15. Steve Williams and Terry Taylor def. Dino Bravo and Rick Martel
16. Magnum T.A. and Ronnie Garvin def. Rick Steiner and Buzz Sawyer
17. Giant Baba and Tiger Mask def. Jimmy Garvin and Black Bart
18. The Road Warriors def. The Midnight Express
19. The Fantastics fought The Sheepherders to a double DQ (Road Warrior receive a bye to the finals)
20. Ivan and Nikita Koloff fought Steve Williams and Terry Taylor to a draw
21. Magnum T.A. and Ronnie Garvin def. Giant Baba and Tiger Mask to receive a bye to the finals
22. World Heavyweight Championship: Ric Flair © def. Dusty Rhodes by DQ to retain the title
23. Tournament Final: The Road Warriors def. Magnum T.A. and Ronnie Garvin to win the tournament

Twenty Three matches seems like a little much and believe me it was. In the following years that they held the tournament it would be spread over a couple days. While the event was exciting and had some great matches (though many were far too short), too few people saw the event as it was not shown on TV or closed circuit. It’s a shame that this show didn’t have a quality video release as well. It is out there, minus commentary and featuring many of the matches clipped to about 45 seconds, but hey, what can you expect trying to jam 23 matches onto a two hour tape?


Many people associate 1986 with the beginning of the end of the AWA. That wouldn’t be entirely true early in the year as the AWA featured one of the strongest rosters they ever had. It was so strong I’d say that before the AWA failed to re-sign some of them later in the month, it was the strongest roster around. While it didn’t feature that one big name to carry the company, it did have an amazing amount of talent. They would feature this talent at their biggest show of the year, WrestleRock ’86. The Road Warriors and The Freebirds as well as several other wrestlers would be featured on this show, which aired on ESPN on April 20th, but were just fulfilling contract dates before they moved on to other promotions. They would enlist the help of All japan Pro Wrestling for this stellar card and they would send their best. This would be the last great event from the AWA in front of 22,000 fans at the HHH Metrodome in Minneapolis, MN. Here are the results from that show…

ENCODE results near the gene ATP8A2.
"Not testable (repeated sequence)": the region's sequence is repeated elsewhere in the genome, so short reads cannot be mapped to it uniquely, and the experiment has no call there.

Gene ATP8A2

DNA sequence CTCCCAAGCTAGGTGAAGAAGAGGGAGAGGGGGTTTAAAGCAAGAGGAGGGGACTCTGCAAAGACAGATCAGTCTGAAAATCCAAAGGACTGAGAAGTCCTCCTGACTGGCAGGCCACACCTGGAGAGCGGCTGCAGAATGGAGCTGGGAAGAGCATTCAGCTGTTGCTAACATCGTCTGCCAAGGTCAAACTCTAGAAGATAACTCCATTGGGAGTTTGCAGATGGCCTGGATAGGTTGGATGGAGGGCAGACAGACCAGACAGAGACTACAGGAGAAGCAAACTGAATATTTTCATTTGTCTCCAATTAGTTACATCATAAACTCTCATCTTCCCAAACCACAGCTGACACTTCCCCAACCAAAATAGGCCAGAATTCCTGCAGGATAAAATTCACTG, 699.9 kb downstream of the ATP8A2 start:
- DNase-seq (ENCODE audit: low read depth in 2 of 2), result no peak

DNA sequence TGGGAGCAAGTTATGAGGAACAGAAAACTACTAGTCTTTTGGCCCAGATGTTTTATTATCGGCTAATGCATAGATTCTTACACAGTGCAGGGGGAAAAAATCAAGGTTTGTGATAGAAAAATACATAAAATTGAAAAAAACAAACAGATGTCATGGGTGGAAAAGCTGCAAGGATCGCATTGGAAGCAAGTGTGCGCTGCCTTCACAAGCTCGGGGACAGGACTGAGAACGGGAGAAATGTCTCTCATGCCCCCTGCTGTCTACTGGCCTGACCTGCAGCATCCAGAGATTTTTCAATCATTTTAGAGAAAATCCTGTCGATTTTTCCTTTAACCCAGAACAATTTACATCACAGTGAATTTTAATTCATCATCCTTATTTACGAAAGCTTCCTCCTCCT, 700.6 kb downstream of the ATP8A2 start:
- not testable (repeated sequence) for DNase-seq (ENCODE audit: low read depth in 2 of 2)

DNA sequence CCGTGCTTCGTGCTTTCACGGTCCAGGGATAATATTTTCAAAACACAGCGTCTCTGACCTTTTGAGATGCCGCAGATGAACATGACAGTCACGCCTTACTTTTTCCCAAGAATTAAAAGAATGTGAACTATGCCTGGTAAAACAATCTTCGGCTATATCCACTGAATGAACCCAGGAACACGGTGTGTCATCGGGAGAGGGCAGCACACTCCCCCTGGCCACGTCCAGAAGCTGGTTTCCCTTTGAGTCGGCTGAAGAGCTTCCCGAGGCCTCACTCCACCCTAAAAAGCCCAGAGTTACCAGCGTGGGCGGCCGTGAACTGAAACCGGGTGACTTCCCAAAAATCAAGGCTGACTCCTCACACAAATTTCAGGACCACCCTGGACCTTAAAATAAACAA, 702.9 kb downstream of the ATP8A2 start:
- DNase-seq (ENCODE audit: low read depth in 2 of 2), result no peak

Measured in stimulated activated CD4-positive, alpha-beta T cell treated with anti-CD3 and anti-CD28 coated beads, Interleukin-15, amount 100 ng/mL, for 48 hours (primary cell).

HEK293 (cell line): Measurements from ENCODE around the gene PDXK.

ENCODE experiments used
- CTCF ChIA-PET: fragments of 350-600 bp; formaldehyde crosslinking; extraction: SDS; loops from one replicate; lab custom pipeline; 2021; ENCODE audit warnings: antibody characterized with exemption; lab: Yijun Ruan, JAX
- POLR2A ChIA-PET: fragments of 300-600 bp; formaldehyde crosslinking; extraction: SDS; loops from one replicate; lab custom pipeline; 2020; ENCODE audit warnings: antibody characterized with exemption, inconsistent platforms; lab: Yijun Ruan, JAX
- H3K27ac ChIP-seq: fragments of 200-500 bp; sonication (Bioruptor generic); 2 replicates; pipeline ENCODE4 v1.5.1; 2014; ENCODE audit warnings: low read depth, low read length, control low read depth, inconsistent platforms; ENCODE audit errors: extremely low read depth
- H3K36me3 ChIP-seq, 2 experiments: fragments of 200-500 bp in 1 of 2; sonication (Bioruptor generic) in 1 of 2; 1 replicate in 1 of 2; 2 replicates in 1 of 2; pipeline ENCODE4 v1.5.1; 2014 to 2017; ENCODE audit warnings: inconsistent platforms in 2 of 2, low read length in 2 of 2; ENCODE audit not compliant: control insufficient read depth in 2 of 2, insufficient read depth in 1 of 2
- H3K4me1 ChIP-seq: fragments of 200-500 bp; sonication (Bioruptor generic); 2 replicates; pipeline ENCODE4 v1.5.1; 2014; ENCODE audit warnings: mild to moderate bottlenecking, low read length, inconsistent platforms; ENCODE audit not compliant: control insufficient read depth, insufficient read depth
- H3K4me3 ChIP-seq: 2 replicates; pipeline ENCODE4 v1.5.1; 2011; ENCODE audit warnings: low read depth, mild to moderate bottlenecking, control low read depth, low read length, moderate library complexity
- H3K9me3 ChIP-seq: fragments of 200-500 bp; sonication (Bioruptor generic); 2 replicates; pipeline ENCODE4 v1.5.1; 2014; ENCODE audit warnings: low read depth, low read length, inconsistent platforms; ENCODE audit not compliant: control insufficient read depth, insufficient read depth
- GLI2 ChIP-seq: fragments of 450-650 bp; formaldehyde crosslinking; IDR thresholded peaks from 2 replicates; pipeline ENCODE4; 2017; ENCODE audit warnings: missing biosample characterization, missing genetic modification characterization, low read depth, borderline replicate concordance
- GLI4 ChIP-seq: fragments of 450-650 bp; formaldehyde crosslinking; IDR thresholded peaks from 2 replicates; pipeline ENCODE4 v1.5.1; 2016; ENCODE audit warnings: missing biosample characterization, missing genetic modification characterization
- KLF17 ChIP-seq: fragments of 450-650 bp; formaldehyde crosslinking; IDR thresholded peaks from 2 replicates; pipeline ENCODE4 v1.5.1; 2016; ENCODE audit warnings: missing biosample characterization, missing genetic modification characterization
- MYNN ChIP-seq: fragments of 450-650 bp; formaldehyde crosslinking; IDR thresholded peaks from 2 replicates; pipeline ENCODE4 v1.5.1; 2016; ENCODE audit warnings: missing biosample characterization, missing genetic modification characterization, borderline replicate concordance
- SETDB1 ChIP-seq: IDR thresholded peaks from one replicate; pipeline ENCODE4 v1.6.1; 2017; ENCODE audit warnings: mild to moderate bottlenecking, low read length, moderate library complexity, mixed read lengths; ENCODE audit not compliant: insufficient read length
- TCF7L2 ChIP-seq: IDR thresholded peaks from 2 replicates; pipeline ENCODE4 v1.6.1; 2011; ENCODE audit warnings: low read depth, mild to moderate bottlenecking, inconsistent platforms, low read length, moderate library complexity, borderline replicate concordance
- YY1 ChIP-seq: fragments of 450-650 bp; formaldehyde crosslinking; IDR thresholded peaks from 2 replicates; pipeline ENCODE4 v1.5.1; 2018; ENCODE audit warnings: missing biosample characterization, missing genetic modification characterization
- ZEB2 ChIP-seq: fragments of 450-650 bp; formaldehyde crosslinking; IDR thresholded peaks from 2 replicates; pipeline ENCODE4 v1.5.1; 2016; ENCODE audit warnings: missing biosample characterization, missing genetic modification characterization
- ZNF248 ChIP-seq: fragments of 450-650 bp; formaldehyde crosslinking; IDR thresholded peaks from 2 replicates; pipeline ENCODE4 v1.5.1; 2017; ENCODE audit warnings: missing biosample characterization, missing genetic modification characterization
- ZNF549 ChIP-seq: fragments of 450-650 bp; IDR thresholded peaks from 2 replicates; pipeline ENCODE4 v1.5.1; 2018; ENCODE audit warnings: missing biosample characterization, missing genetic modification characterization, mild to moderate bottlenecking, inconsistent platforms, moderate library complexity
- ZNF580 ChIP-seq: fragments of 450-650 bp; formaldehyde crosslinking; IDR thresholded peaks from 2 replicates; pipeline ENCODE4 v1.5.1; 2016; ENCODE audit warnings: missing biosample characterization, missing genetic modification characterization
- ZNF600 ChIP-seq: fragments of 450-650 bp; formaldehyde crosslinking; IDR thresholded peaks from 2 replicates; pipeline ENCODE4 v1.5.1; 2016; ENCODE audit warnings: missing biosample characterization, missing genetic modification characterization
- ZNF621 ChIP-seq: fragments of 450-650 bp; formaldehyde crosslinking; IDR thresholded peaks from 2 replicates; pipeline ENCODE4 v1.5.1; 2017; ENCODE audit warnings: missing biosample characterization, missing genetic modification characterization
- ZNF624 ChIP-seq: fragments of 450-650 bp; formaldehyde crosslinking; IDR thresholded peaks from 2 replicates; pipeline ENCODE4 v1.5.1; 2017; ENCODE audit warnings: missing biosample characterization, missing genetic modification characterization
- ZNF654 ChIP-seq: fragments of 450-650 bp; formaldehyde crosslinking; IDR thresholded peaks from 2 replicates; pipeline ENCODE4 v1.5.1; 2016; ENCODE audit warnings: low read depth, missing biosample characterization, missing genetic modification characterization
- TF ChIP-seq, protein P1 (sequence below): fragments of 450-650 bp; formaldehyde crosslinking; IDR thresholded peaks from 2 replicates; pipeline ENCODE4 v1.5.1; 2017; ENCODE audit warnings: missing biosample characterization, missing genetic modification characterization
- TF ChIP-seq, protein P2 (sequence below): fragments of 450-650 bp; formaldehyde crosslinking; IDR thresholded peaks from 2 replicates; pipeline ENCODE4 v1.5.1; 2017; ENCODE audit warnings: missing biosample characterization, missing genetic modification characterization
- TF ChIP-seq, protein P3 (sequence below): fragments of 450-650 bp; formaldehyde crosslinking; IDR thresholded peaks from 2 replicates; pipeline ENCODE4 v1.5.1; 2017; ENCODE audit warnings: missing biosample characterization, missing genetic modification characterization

1. Brad Rheingans def. Boris Zuhkov
2. Little Mr. T and Cowboy Lang def. Lord Littlebrook and Little Tokyo
3. Col. DeBeers def. Wahoo McDaniel by DQ
4. Buddy Rose and Doug Somers def. The Midnight Rockers (Shawn Michaels and Marty Jannetty)
5. Tiger Mask (Mitsuharu Misawa) def. Buck Zumhoffe
6. Barry Windham and Mike Rotunda def. The Fabulous Ones (Steve Kiern and Stan Lane)
7. Giant Baba def. Bob Brown
8. Harley Race fought Rick Martel to a double count out
9. Sherri Martel won a Women’s Battle Royal
10. America’s Heavyweight Championship: Sgt. Slaughter © def. Kamala by DQ
11. AWA Tag Team Championship: Curt Hennig and Scott Hall © def. Scott and Bill Irwin
12. Boxing Match: Scott Ledoux def. Larry Zbyszko by DQ
13. AWA World Heavyweight Championship: Stan Hansen def. Nick Bockwinkle by DQ
14. Steel Cage Match: The Road Warrior def. The Freebirds (Garvin and Hayes)